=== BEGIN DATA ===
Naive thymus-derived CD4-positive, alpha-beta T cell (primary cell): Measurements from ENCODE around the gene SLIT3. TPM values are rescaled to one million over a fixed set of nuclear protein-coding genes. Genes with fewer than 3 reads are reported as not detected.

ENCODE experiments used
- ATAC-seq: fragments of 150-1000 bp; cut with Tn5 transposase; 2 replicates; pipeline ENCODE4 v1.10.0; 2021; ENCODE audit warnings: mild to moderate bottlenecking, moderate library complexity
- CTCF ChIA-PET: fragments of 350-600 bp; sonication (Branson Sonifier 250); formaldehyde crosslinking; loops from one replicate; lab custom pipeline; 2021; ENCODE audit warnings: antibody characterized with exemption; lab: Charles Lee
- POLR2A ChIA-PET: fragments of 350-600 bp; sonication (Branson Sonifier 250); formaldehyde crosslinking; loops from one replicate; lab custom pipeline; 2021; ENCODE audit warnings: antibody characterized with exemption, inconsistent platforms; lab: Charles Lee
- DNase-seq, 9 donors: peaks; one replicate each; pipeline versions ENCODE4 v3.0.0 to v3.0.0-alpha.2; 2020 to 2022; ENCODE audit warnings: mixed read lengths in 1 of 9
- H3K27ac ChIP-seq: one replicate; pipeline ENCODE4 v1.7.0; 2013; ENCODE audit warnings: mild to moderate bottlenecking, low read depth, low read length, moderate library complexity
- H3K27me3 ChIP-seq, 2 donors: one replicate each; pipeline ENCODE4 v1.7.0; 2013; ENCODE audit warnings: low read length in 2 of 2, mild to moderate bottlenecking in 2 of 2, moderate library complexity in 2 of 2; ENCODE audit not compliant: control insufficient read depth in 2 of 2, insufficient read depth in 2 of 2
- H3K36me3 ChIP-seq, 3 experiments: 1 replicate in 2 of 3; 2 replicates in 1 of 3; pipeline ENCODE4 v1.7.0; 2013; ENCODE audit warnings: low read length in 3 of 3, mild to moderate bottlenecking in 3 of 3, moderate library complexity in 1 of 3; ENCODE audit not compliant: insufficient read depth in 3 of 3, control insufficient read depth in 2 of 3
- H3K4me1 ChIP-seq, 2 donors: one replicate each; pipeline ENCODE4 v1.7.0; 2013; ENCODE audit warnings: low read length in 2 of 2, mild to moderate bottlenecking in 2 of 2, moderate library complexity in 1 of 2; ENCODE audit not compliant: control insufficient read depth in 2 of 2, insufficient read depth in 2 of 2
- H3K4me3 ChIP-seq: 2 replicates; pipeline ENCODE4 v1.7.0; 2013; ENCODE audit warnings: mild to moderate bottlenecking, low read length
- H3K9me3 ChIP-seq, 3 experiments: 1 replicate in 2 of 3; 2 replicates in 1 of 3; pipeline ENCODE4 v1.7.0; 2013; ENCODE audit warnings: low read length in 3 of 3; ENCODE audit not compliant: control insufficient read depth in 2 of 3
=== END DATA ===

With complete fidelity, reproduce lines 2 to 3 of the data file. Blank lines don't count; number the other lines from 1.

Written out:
ENCODE experiments used
- ATAC-seq: fragments of 150-1000 bp; cut with Tn5 transposase; 2 replicates; pipeline ENCODE4 v1.10.0; 2021; ENCODE audit warnings: mild to moderate bottlenecking, moderate library complexity